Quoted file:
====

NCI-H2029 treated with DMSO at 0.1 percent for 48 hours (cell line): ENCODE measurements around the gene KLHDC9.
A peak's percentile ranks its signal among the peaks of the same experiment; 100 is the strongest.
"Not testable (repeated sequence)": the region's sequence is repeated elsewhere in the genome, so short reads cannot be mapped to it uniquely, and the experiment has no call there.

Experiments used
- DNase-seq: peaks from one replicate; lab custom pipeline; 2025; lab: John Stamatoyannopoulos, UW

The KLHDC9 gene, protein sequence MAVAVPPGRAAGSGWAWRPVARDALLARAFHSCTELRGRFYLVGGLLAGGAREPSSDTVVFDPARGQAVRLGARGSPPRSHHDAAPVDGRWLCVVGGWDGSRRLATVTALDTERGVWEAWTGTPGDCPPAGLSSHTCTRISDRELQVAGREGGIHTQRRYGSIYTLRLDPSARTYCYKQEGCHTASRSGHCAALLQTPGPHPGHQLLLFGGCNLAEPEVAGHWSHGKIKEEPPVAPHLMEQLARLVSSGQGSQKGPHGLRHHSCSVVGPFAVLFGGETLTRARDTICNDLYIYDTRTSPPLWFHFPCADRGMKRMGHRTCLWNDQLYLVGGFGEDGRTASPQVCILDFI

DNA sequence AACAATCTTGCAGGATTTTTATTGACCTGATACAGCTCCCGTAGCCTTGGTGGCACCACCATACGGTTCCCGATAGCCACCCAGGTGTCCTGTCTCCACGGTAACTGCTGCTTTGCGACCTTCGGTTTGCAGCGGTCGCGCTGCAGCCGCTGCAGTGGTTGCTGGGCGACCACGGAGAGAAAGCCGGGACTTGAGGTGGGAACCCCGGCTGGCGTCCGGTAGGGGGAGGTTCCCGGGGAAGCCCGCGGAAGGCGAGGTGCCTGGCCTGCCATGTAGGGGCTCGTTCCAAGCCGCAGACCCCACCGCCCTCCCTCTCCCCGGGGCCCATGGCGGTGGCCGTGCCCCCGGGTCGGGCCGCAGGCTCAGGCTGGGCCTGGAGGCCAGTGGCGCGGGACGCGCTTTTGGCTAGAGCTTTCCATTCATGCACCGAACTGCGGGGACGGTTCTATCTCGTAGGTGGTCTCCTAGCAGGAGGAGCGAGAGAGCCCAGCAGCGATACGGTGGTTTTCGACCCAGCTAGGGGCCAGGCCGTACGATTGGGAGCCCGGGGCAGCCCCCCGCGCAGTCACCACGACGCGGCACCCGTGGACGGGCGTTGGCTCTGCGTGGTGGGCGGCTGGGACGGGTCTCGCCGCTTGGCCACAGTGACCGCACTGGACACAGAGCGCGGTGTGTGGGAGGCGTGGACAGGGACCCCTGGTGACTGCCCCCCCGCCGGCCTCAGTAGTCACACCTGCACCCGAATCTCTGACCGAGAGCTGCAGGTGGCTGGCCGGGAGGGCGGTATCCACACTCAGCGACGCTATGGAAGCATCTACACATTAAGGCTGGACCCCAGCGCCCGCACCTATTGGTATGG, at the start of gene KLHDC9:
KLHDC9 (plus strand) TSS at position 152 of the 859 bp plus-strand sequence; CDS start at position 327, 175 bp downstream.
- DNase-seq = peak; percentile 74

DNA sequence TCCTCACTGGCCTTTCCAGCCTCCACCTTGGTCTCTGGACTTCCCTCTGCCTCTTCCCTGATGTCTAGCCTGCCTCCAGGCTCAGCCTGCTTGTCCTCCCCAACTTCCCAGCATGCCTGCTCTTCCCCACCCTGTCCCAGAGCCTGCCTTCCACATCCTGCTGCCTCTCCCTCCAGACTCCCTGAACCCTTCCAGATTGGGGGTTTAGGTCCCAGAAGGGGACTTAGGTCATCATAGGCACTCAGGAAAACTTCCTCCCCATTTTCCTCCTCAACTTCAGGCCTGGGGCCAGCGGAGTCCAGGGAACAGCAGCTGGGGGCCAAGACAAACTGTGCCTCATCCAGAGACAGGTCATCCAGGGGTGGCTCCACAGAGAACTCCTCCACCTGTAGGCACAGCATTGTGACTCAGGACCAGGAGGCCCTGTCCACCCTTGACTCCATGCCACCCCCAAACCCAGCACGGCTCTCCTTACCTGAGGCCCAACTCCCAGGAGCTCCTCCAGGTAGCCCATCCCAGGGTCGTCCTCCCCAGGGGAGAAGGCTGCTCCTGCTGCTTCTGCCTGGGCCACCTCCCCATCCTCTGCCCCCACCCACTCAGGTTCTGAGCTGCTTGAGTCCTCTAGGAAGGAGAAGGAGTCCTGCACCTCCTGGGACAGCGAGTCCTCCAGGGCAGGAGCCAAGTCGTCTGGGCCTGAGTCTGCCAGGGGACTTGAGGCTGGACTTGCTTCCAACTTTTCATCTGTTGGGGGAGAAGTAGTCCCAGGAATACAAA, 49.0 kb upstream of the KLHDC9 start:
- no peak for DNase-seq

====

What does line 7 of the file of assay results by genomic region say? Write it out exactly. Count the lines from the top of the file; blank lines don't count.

DNA sequence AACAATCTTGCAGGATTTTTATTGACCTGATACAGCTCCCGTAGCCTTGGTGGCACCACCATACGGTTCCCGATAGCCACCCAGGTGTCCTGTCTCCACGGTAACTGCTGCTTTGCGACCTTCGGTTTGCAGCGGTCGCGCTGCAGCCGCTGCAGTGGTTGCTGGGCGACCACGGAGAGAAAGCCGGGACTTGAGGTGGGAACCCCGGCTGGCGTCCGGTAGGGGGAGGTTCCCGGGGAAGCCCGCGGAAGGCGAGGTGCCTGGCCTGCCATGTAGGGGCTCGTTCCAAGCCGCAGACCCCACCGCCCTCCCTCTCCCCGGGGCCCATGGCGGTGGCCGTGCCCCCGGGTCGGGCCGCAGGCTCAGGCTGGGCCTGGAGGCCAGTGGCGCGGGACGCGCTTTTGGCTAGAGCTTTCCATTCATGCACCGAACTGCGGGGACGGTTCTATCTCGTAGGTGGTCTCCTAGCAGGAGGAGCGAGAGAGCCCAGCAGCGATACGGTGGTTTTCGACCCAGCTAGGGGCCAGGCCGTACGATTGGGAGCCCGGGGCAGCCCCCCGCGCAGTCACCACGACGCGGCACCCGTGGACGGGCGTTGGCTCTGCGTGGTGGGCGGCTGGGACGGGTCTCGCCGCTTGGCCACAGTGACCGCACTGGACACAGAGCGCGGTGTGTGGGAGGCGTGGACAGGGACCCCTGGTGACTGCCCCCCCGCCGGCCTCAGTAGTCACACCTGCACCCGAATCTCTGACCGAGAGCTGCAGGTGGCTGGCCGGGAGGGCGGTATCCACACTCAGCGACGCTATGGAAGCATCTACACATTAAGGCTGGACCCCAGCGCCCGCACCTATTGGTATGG, at the start of gene KLHDC9: